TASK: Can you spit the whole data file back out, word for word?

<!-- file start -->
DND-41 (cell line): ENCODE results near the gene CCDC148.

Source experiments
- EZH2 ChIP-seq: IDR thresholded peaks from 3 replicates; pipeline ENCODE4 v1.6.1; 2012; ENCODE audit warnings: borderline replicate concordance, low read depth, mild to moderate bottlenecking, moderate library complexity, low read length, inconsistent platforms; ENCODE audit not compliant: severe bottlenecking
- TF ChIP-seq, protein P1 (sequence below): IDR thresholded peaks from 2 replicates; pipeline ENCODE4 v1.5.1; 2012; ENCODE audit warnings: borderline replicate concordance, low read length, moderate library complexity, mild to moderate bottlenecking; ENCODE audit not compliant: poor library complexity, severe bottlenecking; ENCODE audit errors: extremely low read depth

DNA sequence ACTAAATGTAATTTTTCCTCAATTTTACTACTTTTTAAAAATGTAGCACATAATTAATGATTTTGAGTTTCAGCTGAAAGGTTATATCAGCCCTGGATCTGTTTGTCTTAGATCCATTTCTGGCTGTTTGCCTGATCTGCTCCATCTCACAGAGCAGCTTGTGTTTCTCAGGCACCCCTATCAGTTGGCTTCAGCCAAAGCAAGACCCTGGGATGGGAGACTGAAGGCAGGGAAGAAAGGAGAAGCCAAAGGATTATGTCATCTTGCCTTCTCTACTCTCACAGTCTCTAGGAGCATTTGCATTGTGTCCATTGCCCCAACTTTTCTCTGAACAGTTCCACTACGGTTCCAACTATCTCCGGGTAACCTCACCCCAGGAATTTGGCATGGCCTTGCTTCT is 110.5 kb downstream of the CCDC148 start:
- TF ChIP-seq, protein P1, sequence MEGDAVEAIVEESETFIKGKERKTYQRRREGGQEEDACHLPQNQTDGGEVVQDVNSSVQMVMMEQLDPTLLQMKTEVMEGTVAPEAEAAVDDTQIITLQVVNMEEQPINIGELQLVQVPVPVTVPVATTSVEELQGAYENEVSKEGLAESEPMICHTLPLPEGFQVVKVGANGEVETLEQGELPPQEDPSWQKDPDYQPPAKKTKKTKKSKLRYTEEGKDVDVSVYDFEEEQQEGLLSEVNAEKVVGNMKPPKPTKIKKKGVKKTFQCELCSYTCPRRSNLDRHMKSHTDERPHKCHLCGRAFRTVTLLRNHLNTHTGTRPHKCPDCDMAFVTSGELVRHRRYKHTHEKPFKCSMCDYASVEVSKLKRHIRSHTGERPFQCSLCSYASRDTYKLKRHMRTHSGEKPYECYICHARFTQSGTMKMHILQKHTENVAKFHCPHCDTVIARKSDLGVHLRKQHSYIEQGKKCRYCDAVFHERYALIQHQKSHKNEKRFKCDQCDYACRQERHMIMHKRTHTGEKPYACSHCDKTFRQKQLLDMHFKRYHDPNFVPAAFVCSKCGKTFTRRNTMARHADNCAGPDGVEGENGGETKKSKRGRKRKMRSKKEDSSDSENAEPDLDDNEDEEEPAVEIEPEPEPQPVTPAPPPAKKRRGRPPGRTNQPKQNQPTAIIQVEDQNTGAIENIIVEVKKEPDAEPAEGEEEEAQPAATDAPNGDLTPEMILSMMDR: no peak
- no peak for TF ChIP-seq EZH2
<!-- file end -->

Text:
DND-41 (cell line): ENCODE results near the gene CCDC148.

Source experiments
- EZH2 ChIP-seq: IDR thresholded peaks from 3 replicates; pipeline ENCODE4 v1.6.1; 2012; ENCODE audit warnings: borderline replicate concordance, low read depth, mild to moderate bottlenecking, moderate library complexity, low read length, inconsistent platforms; ENCODE audit not compliant: severe bottlenecking
- TF ChIP-seq, protein P1 (sequence below): IDR thresholded peaks from 2 replicates; pipeline ENCODE4 v1.5.1; 2012; ENCODE audit warnings: borderline replicate concordance, low read length, moderate library complexity, mild to moderate bottlenecking; ENCODE audit not compliant: poor library complexity, severe bottlenecking; ENCODE audit errors: extremely low read depth

DNA sequence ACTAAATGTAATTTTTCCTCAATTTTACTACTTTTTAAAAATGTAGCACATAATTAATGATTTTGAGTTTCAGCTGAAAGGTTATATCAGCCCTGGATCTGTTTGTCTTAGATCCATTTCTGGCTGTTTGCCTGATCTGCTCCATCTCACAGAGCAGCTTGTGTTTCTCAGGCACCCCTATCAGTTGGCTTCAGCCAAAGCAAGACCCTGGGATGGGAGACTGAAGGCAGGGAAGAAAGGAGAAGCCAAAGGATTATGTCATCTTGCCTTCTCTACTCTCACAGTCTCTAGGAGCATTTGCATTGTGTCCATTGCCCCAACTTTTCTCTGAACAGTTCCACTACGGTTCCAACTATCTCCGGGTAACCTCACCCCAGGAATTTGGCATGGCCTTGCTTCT is 110.5 kb downstream of the CCDC148 start:
- TF ChIP-seq, protein P1, sequence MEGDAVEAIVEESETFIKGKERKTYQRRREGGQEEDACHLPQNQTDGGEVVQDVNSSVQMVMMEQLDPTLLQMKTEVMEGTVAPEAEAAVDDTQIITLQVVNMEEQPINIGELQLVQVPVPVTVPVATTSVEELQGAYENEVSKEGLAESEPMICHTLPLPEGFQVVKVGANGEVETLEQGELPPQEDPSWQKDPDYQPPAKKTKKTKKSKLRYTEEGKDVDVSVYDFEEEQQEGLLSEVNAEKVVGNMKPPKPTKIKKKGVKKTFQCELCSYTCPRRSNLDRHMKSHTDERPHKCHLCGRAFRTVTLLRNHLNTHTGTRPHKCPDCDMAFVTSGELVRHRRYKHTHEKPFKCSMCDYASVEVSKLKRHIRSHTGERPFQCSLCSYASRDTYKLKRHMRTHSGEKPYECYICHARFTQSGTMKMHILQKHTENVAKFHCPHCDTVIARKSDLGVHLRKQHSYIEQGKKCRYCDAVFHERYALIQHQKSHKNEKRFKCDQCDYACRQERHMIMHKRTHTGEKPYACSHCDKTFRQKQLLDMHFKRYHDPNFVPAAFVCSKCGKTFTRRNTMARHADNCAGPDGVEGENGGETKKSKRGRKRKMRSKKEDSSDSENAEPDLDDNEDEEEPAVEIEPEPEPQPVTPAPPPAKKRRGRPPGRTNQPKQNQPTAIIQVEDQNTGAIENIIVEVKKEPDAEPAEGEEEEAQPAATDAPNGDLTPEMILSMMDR: no peak
- no peak for TF ChIP-seq EZH2